Home sale profits dip in close to half of big cities nationwide, including LV
“Price appreciation should slow down, and we may even see modest price corrections in some markets.” (Getty Images)
Americans who sold their homes in the first quarter of 2022 are still reaping record returns on their investment, but the margin of profit is slipping in almost half of the major metropolitan areas surveyed by ATTOM, a real estate data firm.
In Las Vegas, the profit margin dropped 10% from the fourth quarter of 2021, with first-quarter sellers gaining an average of $89,999 compared with $100,000 in the last quarter of 2021.
In Reno, the profit margin was up 4.4% for the quarter, from $206,261 to $215,299.
Profit margins declined quarterly in more than 40% of metro areas around the U.S., led by Santa Barbara, CA (down from 72.9% in the fourth quarter of 2021 to 45.8% in the first quarter of 2022); Boise, ID (down from 110.4% to 88.8%); Brownsville, TX (down from 54.3% to 38.1%); St. Louis, MO (down from 37.6% to 23.9%) and Des Moines, IA (down from 48.1% to 35.2%).
Return on investment for first-quarter sellers nationwide dipped to 47.2% from a record high 51.6% the previous year. It’s the first quarterly decline since 2019, the largest in a decade, and “a sign that the nationwide housing-market boom may be slowing,” according to a new report from ATTOM.
Gross profits on a “typical single family home sale across the country” slipped from $107,187 in the fourth quarter of last year to $103,000 in the first quarter of 2022, still well above the $75,001 realized a year ago.
Home sales, buoyed by historically low interest rates and buyers searching for larger homes and yards during the pandemic, have surged along with prices, which are grossly disconnected from market basics such as income growth, according to experts.
Quarterly prices increased 6.4% in Las Vegas. The median price of a single family home was $460,000 in March, according to Las Vegas Realtors.
Home prices nationwide increased 1.7% in the first quarter, from a median of $315,000 in the fourth quarter of 2021 to $320,500. Prices were up 16.5% from a year ago.
Prices increased quarter-to-quarter in half of the nation, according to the report.
The biggest increases in median home prices were in Honolulu, HI (up 7.9%); Port St. Lucie, FL (up 7.7%); Lakeland, FL (up 7.6%); Austin, TX (up 7.6%) and Cape Coral-Fort Myers, FL (up 7.5%).
First quarter prices beat or tied record highs in 47% of the metro areas surveyed, including New York, NY; Los Angeles, CA; Dallas, TX; Houston, TX, and Miami, FL.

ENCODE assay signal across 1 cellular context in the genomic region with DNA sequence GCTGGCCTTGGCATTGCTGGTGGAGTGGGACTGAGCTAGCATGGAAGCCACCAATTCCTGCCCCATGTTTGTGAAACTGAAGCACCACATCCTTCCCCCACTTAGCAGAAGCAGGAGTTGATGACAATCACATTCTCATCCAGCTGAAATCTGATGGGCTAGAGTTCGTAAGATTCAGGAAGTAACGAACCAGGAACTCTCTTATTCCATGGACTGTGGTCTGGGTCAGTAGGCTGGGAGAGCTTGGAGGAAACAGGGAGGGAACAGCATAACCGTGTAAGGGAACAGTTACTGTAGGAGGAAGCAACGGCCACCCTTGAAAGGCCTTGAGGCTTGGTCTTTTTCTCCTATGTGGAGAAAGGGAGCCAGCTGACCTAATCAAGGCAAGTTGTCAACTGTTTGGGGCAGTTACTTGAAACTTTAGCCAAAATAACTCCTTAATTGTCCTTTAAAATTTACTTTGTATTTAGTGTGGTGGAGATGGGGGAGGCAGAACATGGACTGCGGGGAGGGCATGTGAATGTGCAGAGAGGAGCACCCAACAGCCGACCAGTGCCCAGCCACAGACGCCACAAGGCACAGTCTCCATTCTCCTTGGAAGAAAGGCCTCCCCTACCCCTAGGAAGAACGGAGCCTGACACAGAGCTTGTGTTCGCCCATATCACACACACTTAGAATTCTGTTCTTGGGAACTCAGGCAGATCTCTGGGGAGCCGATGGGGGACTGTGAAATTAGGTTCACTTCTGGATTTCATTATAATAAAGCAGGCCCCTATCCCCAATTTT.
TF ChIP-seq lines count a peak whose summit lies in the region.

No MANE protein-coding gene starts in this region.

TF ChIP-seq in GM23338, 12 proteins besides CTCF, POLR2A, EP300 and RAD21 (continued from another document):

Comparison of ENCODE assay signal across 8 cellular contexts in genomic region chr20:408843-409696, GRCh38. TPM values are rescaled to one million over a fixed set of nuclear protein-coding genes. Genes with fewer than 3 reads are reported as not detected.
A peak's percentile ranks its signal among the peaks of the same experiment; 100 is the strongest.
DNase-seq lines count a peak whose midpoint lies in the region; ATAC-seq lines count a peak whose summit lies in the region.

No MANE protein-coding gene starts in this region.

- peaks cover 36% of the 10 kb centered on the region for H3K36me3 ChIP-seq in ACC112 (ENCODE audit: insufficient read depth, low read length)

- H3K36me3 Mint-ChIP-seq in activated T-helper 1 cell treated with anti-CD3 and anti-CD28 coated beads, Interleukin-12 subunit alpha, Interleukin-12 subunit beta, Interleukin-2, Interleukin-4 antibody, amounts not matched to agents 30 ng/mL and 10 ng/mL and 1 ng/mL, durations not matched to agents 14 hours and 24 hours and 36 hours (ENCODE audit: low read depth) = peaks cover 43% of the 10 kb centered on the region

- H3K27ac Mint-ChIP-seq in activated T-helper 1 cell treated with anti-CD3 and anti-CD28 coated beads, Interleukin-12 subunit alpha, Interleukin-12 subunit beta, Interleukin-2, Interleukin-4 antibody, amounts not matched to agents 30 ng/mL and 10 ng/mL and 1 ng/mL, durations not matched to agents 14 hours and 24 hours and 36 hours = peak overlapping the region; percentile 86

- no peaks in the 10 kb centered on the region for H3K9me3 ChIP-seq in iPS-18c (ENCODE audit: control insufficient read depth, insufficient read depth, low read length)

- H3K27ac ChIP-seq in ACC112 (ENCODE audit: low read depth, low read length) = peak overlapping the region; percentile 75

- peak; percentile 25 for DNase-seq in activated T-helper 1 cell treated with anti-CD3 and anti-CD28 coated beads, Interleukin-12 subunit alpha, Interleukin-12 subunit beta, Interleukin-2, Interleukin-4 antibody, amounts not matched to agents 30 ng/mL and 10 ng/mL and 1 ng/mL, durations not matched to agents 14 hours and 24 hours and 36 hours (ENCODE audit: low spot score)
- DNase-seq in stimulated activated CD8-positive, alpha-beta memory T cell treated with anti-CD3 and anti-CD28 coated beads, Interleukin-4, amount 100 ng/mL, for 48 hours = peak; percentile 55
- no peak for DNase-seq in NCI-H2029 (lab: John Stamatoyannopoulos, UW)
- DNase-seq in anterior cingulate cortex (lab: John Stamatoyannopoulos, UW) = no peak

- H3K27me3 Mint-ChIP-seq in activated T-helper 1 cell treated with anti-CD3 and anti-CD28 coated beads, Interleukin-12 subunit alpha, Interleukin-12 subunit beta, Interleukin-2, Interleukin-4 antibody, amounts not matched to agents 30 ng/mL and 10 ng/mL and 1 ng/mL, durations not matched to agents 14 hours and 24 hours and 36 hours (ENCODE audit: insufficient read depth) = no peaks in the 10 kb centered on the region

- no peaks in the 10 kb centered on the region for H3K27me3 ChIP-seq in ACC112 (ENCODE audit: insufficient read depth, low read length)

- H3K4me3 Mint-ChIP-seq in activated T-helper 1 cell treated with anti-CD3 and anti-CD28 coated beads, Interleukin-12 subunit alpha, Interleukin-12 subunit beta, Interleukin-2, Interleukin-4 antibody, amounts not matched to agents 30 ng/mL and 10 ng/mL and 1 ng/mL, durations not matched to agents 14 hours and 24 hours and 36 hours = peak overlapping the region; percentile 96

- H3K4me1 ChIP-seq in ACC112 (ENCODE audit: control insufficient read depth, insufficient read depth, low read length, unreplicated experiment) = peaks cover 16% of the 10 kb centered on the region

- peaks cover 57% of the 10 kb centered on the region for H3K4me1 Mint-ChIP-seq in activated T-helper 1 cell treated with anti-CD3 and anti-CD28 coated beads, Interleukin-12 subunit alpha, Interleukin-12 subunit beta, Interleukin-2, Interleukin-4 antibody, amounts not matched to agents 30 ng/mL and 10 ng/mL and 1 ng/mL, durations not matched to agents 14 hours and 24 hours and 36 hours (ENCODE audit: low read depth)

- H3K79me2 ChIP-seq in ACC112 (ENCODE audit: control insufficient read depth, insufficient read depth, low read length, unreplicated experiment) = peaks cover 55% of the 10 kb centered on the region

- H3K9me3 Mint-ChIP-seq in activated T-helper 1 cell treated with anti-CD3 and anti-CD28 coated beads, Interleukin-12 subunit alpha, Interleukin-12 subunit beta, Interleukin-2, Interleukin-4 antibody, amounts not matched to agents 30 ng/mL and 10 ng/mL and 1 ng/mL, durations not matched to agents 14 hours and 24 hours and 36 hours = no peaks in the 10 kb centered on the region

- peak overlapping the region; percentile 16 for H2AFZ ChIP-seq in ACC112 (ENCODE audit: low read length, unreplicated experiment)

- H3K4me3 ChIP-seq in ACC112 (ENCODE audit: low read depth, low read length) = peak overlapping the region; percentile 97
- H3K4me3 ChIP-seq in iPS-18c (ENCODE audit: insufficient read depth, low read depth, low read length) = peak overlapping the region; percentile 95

“Home prices simply can’t continue to go up as rapidly as they have for the past few years,” said Rick Sharga, executive vice president of market intelligence for ATTOM. “The combination of higher prices, rising mortgage rates, and the highest rates of inflation in 40 years may be pricing some prospective buyers out of the market, which means we may begin to see lower sales numbers. Ultimately, as affordability worsens, price appreciation should slow down, and we may even see modest price corrections in some markets.”
In Nevada, institutional investors are buying 8.4% of homes sold, twice the national average. That’s down from 14.3% in the fourth quarter of 2021.
Institutional investment nationwide is down by more than half this year, accounting for 4.1% of single-family home purchases compared with 9% in the fourth quarter of 2021.
“For those people who still believe the theory that institutional investors are buying up all the available inventory, the numbers in our Q1 2022 report offer a pretty strong rebuttal,” Sharga added. “It’s also interesting that cash sales – often attributed to institutional investors – continued to increase even as investor activity diminished.”
Arizona leads the nation in sales to institutional investors at 10.7%, followed by Georgia (9.3%), North Carolina (8.7%), Nevada (8.4%) and Texas (6.1%).
Homeowners are holding on to their properties for a shorter duration than any time in the past decade. Those who sold in the first quarter owned their homes an average of 5.72 years, down by more than a year from the first quarter of 2021 when the average was 6.82 years.
In Las Vegas, homeowners are holding on to their properties for 5.46 years, down 29% from the fourth quarter of 2021 (7.65 years) and down 45% from a year ago (9.97 years).
“Existing home sales typically account for 80-90 percent of all home sales, and increased homeownership tenure over the past decade has had an impact on the inventory of homes available for sale,” Sharga noted. “If we continue to see a reversal of that trend, it could bring desperately needed supply back to the market, which would help stabilize prices.”
The report says homeowners in Honolulu held on to their properties the longest – 8.5 years, followed by Bellingham, WA (8.31 years); Manchester, NH (7.79 years); Hilo, HI (7.65 years) and New Haven, CT (7.6 years).
Cash purchases accounted for 34.2% of single-family home sales nationwide in the first quarter of 2022, the highest level since the first quarter of 2015.
In March, just under 32% of Southern Nevada homes sold were purchased with cash, according to the Las Vegas Realtors.
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